A jury in the US District Court in San Francisco took just 30 minutes to find former Bumble Bee CEO Chris Lischewski guilty of participating in a conspiracy to fix prices of canned tuna sold in the United States.
Liz Noteware, director of courtroom operations at the US District Court for the Northern District of California told IntraFish in an email that Lischewski was found guilty on one count of price fixing.
Lischewski faces up to 10 years in prison and up to $10 million (€10.2 million) in fines. The sentencing will be conducted at a later date.
In its opening statement, DOJ attorneys said the price-fixing scheme "tears at the very fabric of our free market system."
The DOJ won guilty pleas from several executives and all three of the major companies for taking part in the conspiracy, ordering millions of dollars in fines.
Lischewski’s attorneys opened the trial by telling jurors tuna prices over the alleged period of price-fixing "reflect stiff competition," and that Lischewski was not involved even if a conspiracy did exist.
Assistant Attorney General Makan Delrahim of the DOJ Antitrust Division on Tuesday said the decision underscores the agency's commitment to "rooting out collusion."
“The jury’s verdict is a reminder that no one, including members of the C-Suite, is above the law," Delrahim said.
"Executives who conspire to cheat consumers for their own benefit will be held accountable for their illegal conduct.”
2004 - 2010. Defendants shared a common canner in American Samoa, Impress, which is allegedly connected to collusive can size reduction.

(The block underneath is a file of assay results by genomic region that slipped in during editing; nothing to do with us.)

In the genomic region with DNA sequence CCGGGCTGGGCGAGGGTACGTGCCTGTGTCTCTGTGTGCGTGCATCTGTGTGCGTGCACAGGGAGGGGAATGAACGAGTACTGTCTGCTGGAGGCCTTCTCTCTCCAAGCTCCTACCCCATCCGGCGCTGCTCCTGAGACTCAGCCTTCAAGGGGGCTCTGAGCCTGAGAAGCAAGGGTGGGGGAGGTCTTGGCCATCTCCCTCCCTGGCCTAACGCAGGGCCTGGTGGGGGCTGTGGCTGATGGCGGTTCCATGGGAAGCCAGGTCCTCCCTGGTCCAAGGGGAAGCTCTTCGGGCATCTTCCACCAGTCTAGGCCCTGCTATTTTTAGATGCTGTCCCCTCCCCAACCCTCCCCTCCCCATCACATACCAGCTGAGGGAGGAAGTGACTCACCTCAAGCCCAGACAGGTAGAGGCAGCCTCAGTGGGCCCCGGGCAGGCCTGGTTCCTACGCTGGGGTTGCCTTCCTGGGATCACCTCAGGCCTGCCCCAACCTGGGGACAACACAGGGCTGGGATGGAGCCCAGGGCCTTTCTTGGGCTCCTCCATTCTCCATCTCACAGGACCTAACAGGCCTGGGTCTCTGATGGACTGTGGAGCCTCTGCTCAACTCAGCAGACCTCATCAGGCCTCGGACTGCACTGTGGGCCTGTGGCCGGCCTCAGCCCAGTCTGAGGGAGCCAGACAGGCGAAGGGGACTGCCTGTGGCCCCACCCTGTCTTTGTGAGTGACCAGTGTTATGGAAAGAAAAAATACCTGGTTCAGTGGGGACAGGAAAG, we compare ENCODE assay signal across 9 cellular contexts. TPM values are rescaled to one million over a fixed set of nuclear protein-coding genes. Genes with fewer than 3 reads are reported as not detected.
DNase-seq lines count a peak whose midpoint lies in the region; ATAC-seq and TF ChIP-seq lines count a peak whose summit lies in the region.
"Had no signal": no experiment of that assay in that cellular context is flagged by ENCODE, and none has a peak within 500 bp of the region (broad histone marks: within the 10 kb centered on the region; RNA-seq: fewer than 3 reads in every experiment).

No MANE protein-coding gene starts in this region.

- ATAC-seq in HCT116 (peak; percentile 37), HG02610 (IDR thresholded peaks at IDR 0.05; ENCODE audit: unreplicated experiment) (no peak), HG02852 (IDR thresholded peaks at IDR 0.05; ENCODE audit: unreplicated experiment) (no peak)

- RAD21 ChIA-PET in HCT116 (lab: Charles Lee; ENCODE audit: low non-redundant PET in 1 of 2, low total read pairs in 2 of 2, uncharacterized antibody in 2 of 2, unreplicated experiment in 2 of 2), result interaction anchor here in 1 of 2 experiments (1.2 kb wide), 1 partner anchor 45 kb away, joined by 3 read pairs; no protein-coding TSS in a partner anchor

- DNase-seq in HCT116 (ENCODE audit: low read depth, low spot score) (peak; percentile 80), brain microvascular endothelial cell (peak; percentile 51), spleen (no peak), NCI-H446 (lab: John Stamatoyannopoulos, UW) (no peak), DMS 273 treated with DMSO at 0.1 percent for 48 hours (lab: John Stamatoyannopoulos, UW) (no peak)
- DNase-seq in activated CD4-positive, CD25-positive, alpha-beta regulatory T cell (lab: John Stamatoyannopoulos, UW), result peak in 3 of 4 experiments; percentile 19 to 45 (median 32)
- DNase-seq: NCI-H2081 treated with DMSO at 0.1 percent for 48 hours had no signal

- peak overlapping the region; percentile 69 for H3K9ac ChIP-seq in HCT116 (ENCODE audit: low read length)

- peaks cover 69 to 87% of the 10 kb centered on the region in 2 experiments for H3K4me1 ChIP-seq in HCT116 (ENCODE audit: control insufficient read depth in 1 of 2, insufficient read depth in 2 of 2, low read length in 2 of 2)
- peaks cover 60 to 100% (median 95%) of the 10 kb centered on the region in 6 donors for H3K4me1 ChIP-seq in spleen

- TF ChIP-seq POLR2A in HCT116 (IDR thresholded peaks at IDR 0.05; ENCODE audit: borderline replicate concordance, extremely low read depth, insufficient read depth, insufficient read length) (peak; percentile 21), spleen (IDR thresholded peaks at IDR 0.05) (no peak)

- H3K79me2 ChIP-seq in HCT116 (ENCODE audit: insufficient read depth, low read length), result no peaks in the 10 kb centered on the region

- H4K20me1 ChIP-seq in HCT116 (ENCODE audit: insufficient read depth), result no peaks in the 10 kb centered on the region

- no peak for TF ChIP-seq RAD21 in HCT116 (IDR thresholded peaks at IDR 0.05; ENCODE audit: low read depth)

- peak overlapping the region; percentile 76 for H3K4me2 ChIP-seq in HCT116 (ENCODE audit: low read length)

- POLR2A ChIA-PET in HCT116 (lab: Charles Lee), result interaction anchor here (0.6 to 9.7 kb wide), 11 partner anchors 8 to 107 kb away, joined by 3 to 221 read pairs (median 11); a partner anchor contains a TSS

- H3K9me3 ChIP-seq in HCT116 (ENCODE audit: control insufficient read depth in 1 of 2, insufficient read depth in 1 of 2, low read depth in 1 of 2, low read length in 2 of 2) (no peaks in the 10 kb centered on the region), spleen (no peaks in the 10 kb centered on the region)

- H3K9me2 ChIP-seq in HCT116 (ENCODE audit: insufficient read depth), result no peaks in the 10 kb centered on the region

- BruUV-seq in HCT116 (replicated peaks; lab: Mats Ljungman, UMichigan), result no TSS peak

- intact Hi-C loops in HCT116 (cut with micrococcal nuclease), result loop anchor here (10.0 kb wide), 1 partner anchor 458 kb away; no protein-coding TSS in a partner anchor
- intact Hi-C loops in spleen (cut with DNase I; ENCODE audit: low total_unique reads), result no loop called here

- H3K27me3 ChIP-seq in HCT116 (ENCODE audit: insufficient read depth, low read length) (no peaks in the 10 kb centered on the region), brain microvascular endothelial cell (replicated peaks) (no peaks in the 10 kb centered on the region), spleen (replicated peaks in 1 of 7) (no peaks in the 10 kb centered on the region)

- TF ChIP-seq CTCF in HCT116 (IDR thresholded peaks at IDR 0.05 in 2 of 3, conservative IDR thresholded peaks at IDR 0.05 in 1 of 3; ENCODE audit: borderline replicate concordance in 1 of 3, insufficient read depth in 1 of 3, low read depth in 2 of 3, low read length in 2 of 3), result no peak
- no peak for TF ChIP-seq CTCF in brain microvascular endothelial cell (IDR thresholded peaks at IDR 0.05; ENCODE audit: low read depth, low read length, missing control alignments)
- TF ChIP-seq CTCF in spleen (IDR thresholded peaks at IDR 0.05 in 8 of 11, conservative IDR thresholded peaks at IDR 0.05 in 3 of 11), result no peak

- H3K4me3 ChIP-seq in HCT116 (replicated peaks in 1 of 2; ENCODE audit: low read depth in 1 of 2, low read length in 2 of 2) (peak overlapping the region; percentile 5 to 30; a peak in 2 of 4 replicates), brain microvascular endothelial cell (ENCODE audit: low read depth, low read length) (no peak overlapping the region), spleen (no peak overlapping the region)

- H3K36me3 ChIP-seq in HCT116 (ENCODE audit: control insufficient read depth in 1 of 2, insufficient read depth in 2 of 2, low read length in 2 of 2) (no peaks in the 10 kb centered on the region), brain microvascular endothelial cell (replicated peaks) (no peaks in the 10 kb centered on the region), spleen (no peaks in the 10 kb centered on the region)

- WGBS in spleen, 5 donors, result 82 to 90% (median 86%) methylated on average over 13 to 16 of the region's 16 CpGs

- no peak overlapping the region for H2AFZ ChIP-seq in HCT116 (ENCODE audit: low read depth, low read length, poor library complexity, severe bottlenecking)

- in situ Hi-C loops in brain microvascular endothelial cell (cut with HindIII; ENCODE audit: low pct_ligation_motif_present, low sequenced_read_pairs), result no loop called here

2004. Groups colluded to increase prices of canned tuna at least twice.
2006. Groups colluded to increase prices of canned tuna at least once. “By 2007, defendants became more practiced and ambitious in their collusive designs," allegedly downsizing their can size while raising prices.
2007: The NFI created the Tuna Council, whose only members were the defendants, allegedly.
2008. Alleged collusion on price increases on canned tuna.
2010: Defendants allegedly colluded and raised net prices on canned tuna. Net prices are the prices disseminated to brokers of shelf stable seafood products, and represent the list price, less promotional allowances offered by defendants to reduce the list price.
November 2011 - June 2013: Senior executives and sales personnel of the StarKist, Bumble Bee and Chicken of the Sea allegedly "exchanged emails and had telephone conversations about discounting and promotional practices and terms for the sale of canned tuna to customers." They also allegedly "assured each other that they would not compete regarding the pricing and sale of canned tuna sold to customers."
December 2011 and January 2012: Senior executives and sales personnel of defendants allegedly had telephone conversations "about coordinating and announcing a price increase for a number of products in the second quarter of 2012." Price increases were allegedly "virtually identical" and "other products also increased by identical percentages."
2011 - 2013: StarKist, Chicken of the Sea and Bumble Bee allegedly told customers certain factors in the tuna sector made it necessary to increase tuna prices. They allegedly "cited their own predictions about where the tuna market was heading as the basis for a price increase."
2012 - July 2015: Defendants and their co-conspirators allegedly agreed to avoid FAD-free tuna.
July 2015: Published reports revealed US Department of Justice convened a grand jury to investigate potential antitrust violations by companies in the market for the production, pricing and/or sale of packaged seafood, including canned tuna.